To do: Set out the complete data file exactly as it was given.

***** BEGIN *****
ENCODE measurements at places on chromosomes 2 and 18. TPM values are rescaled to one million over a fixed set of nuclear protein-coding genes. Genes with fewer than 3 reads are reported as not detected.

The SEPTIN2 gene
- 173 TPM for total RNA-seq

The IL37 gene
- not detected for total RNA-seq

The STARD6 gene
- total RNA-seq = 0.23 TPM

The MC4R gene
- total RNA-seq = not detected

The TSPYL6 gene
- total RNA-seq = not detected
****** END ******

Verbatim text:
ENCODE measurements at places on chromosomes 2 and 18. TPM values are rescaled to one million over a fixed set of nuclear protein-coding genes. Genes with fewer than 3 reads are reported as not detected.

The SEPTIN2 gene
- 173 TPM for total RNA-seq

The IL37 gene
- not detected for total RNA-seq

The STARD6 gene
- total RNA-seq = 0.23 TPM

The MC4R gene
- total RNA-seq = not detected

The TSPYL6 gene
- total RNA-seq = not detected